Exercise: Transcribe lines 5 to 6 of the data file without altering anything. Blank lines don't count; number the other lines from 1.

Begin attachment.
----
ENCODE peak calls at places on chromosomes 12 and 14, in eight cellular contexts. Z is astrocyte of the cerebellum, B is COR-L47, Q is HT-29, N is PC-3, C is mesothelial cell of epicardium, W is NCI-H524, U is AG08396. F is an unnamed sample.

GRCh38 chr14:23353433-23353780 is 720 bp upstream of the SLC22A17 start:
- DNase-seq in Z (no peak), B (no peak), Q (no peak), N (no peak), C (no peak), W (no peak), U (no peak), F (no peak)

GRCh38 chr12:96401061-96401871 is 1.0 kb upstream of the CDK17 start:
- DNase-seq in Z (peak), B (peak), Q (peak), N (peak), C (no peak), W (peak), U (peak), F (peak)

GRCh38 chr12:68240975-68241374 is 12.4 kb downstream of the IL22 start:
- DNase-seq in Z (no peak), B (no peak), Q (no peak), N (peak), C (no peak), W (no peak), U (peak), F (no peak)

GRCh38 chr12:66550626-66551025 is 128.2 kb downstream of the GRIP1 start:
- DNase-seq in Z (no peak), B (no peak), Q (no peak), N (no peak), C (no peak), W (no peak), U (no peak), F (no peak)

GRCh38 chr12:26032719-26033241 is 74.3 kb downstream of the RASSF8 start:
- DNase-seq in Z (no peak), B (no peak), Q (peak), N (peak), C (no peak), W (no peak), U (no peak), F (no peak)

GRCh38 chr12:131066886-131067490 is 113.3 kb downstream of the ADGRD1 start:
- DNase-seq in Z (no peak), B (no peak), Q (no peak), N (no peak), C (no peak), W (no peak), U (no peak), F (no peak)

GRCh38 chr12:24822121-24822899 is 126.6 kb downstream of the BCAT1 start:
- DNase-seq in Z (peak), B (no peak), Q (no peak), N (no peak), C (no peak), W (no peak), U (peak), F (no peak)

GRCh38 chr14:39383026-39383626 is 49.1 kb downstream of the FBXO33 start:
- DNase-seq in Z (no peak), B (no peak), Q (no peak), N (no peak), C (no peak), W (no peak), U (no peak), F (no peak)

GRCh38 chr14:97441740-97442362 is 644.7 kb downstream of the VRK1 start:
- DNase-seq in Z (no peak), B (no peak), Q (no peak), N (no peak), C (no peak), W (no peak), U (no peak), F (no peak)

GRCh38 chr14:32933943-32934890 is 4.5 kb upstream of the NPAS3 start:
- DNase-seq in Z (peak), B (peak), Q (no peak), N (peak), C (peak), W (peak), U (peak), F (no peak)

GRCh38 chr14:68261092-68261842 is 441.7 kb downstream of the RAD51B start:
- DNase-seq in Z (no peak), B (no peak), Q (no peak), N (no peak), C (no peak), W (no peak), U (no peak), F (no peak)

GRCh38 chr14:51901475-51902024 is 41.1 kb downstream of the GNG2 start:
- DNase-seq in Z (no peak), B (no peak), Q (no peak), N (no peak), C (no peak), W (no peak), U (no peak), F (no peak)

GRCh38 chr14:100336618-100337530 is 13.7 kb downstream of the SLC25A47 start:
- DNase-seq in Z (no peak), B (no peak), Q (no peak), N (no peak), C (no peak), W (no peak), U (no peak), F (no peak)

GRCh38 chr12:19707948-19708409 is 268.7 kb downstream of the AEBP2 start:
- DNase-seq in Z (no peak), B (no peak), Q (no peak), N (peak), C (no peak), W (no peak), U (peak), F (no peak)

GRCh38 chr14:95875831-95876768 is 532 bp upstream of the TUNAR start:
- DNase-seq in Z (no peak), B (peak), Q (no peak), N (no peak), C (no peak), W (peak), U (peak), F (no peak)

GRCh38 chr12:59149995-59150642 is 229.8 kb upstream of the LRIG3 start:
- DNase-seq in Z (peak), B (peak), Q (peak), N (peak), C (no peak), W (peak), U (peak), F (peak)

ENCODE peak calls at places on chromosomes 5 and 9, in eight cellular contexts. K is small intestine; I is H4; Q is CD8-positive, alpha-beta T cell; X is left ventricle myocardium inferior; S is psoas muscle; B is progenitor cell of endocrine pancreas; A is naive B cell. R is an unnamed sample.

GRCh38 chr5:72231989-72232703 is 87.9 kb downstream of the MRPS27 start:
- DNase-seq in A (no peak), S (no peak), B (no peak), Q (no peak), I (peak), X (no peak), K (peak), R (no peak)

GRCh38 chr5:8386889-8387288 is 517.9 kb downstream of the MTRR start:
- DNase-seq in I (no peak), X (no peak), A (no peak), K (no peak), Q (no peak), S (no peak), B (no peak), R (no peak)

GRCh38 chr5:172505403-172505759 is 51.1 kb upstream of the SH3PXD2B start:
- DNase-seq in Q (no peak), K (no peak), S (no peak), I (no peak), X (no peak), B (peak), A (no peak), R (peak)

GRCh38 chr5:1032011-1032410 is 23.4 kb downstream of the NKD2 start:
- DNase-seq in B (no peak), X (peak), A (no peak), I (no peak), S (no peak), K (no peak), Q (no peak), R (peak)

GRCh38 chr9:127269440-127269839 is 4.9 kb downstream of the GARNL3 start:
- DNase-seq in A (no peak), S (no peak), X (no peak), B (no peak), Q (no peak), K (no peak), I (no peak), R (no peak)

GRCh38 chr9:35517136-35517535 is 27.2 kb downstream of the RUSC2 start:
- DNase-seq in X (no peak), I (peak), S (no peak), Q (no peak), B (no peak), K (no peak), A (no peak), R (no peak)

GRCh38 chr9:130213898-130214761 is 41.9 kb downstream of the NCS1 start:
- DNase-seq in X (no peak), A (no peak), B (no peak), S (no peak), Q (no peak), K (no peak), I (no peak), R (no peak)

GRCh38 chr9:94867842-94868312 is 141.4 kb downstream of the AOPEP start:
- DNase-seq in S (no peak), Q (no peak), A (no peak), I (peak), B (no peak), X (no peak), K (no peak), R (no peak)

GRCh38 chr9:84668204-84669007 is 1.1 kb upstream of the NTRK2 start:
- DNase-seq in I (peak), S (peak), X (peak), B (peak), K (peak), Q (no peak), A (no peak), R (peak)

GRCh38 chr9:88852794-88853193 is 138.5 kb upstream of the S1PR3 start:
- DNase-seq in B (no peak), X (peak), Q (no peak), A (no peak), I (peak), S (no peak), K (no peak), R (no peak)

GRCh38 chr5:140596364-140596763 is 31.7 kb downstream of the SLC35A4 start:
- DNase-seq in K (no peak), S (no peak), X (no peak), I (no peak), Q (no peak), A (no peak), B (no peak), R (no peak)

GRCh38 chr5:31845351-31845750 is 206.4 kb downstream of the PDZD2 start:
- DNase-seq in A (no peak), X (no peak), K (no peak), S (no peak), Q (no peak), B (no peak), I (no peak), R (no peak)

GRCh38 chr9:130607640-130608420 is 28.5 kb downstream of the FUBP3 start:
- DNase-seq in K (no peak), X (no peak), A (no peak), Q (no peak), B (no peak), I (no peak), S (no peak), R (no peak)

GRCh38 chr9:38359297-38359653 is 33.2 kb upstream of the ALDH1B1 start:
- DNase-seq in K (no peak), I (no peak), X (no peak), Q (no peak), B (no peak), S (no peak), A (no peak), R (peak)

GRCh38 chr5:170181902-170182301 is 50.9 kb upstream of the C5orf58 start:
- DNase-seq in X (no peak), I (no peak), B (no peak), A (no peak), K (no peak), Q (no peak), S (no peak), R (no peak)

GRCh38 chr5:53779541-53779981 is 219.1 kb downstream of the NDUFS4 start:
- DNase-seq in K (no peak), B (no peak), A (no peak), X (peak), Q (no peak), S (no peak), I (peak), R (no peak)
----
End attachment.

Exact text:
- DNase-seq in Z (peak), B (peak), Q (peak), N (peak), C (no peak), W (peak), U (peak), F (peak)

GRCh38 chr12:68240975-68241374 is 12.4 kb downstream of the IL22 start: